Test-tube burgers would have a lot of advantages over the real stuff. For one thing, fake meat wouldn't eat up our resources the way that cows do. According to EarthSave, an environmental organization, growing a pound (about half a kilogram) of beef necessitates the use of 2,500 gallons (9,464 liters) of water, 12 pounds (5.4 kilograms) of grain, 35 pounds (15.8 kilograms) of topsoil and the energy equivalent of 1 gallon (4 liters) of gasoline. And with some experts estimating that food production will have to double within the next 40 years to keep up with expanding populations in developing countries, it's going to be tough to find enough pastureland, grain and water to feed the number of cows we would need for meat. "Anything that stops more wild land being converted to agricultural land is a good thing," University of British Columbia professor food ecologist Sean Smukler said in a 2012 BBC News interview. "We're already reaching a critical point in the availability of land" [source: Ghosh].

Jason Matheny, director of New Harvest, a nonprofit research organization that has been working since the mid-2000s to promote its development, said in a 2008 interview that synthetic meat would have health advantages as well. It would be easier to control and eliminate food-based pathogens in laboratory meat, and fat content could be systematically controlled, making it healthier to eat [source: Kiger].

That is, assuming that synthetic meat ranchers can get people to eat the stuff. Modern Meadow, the Missouri-based startup that hopes to become the first manufacturer of synthetic meat, concedes that convincing consumers that fake flesh is okay may be a bit of a challenge. "We expect it will first appeal to culinary early-adopted consumers, and the segment of the vegetarian community that rejects meat for ethical reasons," the company wrote in a 2012 proposal for a U.S. Department of Agriculture grant. "With reduction in price, it can reach the masses with religious restrictions on meat consumption (people restricted to Hindu, Kosher, Halal diets) and finally populations with limited access to safe meat production" [source: U.S. Department of Agriculture].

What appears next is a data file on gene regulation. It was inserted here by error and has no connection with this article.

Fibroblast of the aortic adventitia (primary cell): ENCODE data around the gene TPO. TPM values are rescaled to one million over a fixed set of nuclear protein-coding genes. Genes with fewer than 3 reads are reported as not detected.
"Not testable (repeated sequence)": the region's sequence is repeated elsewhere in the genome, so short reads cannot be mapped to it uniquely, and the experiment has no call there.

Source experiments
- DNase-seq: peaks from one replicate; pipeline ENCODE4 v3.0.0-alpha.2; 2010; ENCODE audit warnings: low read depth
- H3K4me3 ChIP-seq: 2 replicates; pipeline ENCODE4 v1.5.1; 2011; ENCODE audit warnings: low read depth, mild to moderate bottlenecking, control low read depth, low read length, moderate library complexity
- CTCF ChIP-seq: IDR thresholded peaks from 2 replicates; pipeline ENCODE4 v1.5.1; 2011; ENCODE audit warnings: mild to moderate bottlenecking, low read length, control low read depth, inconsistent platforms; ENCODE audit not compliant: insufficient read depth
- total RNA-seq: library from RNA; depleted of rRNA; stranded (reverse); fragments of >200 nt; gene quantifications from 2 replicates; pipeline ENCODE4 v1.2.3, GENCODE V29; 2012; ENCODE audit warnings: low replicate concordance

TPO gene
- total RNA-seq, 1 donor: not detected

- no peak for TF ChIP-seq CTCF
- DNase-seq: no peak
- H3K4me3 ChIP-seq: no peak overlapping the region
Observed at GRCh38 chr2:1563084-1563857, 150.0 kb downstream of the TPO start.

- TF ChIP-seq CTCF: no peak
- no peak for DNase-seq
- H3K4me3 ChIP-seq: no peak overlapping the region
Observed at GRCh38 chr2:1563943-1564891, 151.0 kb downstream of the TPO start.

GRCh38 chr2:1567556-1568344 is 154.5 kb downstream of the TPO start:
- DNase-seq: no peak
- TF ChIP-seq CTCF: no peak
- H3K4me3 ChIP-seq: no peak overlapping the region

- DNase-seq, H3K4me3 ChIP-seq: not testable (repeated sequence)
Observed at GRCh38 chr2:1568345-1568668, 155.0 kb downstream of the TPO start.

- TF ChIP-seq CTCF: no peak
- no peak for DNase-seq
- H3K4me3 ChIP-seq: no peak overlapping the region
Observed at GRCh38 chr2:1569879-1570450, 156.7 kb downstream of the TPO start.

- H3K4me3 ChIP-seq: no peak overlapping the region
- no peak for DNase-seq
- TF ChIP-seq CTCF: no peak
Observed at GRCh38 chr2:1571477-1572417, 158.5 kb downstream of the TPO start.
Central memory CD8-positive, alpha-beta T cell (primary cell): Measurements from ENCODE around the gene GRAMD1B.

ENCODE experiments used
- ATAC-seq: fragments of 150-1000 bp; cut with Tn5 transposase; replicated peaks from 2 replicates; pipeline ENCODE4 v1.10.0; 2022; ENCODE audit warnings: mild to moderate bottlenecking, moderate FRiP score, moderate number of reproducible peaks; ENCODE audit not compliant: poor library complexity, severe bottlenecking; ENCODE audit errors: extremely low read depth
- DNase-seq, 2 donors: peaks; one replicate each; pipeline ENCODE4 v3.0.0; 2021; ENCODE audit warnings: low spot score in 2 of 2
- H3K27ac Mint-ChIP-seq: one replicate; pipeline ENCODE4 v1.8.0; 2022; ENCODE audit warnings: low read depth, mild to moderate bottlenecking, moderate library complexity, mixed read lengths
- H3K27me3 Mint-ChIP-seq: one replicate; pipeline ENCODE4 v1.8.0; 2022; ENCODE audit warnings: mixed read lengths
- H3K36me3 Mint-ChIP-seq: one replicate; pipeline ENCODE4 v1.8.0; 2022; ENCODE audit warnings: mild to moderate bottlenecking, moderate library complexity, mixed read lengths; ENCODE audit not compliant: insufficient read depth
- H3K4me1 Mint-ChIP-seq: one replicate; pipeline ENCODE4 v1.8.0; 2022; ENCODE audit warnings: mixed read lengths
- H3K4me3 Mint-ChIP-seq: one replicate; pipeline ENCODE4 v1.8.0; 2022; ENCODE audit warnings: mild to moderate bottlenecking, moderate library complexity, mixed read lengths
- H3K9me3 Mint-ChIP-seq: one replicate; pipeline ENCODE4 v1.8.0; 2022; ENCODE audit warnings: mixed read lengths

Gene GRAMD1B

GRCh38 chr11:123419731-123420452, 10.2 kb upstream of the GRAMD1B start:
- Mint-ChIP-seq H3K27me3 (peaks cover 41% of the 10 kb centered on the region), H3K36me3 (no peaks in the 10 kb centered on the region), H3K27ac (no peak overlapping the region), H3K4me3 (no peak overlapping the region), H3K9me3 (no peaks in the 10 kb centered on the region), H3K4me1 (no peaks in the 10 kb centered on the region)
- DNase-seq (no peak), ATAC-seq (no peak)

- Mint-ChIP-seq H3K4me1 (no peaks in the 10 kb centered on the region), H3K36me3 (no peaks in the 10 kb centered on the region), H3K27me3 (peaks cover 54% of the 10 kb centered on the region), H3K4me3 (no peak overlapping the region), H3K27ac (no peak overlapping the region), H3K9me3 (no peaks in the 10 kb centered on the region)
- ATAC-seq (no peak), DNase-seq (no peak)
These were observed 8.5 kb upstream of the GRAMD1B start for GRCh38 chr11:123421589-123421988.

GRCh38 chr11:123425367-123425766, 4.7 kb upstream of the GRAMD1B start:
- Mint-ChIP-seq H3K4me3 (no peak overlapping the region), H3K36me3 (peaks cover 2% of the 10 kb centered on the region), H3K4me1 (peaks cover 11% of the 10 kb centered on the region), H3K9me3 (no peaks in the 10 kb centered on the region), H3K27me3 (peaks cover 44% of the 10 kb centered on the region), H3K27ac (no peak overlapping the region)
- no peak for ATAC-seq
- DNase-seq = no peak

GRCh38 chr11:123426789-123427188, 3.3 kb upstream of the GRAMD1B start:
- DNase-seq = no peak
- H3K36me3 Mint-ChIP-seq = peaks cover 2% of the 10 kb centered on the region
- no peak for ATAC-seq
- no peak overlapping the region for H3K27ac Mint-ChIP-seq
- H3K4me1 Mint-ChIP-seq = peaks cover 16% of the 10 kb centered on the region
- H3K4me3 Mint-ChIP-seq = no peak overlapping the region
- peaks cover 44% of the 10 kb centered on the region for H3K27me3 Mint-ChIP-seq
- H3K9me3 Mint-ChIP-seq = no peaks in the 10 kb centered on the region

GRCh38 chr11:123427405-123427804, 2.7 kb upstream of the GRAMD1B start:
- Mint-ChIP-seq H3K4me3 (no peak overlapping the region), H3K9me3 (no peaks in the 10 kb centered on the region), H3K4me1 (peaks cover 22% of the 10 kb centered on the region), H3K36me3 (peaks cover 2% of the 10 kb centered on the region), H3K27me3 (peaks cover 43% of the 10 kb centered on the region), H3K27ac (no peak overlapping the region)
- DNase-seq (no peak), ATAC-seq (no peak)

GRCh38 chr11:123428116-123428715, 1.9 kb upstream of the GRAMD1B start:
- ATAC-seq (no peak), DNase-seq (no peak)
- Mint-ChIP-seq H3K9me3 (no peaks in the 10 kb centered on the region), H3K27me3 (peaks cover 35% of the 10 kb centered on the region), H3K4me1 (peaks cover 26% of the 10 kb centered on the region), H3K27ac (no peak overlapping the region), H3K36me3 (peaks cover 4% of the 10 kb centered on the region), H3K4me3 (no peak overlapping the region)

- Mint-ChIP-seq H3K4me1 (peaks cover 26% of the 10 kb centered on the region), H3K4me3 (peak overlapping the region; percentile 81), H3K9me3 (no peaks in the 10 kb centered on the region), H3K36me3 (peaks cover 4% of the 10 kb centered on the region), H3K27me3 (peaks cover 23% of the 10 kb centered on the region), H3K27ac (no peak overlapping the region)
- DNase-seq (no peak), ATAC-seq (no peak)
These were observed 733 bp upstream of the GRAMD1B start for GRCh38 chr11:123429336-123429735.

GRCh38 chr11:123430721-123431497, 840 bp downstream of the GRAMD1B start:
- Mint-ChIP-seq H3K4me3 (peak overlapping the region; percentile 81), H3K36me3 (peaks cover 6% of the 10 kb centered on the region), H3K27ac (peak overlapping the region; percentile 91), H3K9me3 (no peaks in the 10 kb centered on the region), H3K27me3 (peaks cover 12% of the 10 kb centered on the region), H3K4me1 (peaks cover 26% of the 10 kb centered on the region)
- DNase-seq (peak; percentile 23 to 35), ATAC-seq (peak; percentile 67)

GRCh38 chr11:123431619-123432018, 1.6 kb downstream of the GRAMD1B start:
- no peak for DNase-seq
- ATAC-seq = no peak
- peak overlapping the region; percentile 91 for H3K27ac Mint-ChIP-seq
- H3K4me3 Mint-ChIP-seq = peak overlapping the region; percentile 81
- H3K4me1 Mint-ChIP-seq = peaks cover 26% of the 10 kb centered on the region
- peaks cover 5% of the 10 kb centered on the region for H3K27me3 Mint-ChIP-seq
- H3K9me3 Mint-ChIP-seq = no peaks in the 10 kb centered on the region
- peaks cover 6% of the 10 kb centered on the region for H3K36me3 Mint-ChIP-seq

Author's Note: How do you grow meat in a lab?

My father was a grocery store owner and a butcher, so I grew up around meat of all kinds. We ate steaks and hamburgers probably several times a week, in addition to pastrami, stews, bacon, sausage, and plenty of a strange, oily processed meat product called chipped ham, for which people in my hometown of Pittsburgh had a peculiar craving. But after I grew up and reached middle age, I mysteriously lost my desire to eat meat. I think some of it has to do with being the owner of three dogs, and realizing that it felt strange to eat some animals and play fetch with others. Today, I subsist on rice and beans, cashew butter, fresh and cooked vegetables, oatmeal and raw salads and fruit, a small amount of cheese and eggs, and an occasional serving of farm-raised tilapia. Maybe I'm a mammal supremacist, but I don't get quite as misty-eyed about fish. The idea of synthetic meat intrigues me, though I'm not sure if I'd actually eat it, even if it was available. I've gotten so accustomed to my plant-based diet that I'm not sure that meat would taste good to me at this point.

Related Articles